FishThirty on Feb 7, 2012February 7th, 2012, 10:15 am EST
I thought about it being a cut, what threw me off was the spotting covered every surface of the fish head to tail. There were no sparse areas of spot coverage which I thought to be typical of cuts. I have spied this forum for years now, this may be my first post. I knew I could get some good info here, thanks!
"What time is it? It's FISH THIRTY!"
PaulRoberts
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Colorado

Posts: 1776
PaulRoberts on Feb 7, 2012February 7th, 2012, 10:25 am EST
I've not caught one, so I dunno about spot distribution, but critters are variable -that's why new derivations are even possible.

Nice catch btw. It's a big one. Probably that "headwater" had a lake, or large river, associated with it.

Thanks for sharing it.
Pryal74
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Escanaba, MI

Posts: 168
Pryal74 on Feb 7, 2012February 7th, 2012, 1:34 pm EST
It looks possibly like a stocked fish. Notice the very small, underdeveloped fins and the wispy tail. So it also might be a hybrid of some kind, but it's hard to see it clearly from the photo.
Entoman
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Northern CA & ID

Posts: 2604
Entoman on Feb 8, 2012February 8th, 2012, 12:20 am EST
Hey Jim,

Na... That's a beautiful wild west slope cutthroat, and it's spot pattern as well as it's gold color described when it was alive are not all that rare in really large specimens such as this. The fin damage is undeniably due to desiccation and the rough handling it suffered dangling from something on what was undoubtedly a long hike out. There's no denying from evidence in the photo that in life it was truly a gorgeous fish; probably one of the best examples I've ever seen.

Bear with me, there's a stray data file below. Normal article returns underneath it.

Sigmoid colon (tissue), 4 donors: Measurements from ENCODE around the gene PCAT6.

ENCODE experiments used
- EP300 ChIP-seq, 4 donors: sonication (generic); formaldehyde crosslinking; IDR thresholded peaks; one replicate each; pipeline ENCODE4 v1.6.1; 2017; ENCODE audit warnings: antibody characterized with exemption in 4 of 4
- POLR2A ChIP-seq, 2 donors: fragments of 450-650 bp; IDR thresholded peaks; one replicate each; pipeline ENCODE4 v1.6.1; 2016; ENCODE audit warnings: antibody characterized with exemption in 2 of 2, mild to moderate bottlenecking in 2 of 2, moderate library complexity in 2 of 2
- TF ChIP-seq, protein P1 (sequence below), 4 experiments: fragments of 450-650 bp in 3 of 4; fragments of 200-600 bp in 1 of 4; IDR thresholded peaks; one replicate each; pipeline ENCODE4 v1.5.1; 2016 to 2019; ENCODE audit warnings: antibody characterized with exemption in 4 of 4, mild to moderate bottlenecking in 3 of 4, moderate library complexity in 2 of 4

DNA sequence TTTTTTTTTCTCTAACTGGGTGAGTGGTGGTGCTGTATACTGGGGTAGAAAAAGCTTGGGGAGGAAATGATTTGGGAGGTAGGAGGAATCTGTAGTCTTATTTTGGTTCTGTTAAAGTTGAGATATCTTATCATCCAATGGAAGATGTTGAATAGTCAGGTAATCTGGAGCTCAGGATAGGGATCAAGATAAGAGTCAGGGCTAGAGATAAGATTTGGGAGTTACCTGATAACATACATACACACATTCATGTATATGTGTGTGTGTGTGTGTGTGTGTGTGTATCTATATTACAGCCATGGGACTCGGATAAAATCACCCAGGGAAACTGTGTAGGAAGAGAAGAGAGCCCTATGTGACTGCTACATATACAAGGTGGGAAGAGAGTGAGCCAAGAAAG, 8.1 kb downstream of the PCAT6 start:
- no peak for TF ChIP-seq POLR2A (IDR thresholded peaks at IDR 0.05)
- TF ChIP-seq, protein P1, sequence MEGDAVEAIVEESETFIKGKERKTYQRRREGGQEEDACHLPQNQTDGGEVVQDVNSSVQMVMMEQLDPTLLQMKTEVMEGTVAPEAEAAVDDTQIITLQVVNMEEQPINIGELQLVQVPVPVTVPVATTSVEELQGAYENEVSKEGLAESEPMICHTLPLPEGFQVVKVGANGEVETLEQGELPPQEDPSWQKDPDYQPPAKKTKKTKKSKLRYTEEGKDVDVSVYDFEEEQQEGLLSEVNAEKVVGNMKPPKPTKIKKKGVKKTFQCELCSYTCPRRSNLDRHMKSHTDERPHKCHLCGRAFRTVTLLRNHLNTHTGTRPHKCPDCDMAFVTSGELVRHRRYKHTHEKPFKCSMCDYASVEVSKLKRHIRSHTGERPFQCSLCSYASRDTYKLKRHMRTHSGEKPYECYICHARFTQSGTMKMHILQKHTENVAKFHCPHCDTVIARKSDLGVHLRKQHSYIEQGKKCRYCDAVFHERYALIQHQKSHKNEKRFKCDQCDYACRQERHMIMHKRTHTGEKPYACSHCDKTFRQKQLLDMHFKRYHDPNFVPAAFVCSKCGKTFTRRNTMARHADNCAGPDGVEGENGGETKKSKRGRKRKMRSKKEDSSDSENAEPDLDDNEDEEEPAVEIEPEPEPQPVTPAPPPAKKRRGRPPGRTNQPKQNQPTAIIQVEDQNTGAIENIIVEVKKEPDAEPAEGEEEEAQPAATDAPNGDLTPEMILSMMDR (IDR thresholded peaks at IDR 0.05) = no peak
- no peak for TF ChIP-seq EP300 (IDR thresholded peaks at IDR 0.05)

Fishthirty -

Sorry, but I'm not buying that it was diseased to the point of death when you caught it. Even after the "jerky" treatment, it's body conformation looks way too healthy. Cutthroat are notorious for putting up lousy fights sometimes, which is probably the explanation for your concern.

Now killing a beautiful fish such as this is a personal decision and I don't stand in judgment, especially since it was taken from a remote location and arguably had little impact on the ecosystem other than opening up its niche for another fish to take its place and grow that big as well. The size of the head suggests it was possibly a very old fish, so who knows how many seasons it had left anyway (other than not many)? I once killed a 15 lb. brown from a high Sierra lake that hangs on my wall, so I'm the last guy to criticize. But, it is what it is... Anyway, a wild West Sloper this large is a once-in-a-life-time trophy worthy of pride in the accomplishment. I'm jealous.:) Did you have it mounted? If not, I hope you ate it. Please tell me it didn't end up as fertilizer in the garden or thrown in the garbage...

Best regards!

"It's not that I find fishing so important, it's just that I find all other endeavors of Man equally unimportant... And not nearly as much fun!" Robert Traver, Anatomy of a Fisherman
PaulRoberts
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Colorado

Posts: 1776
PaulRoberts on Feb 8, 2012February 8th, 2012, 5:54 am EST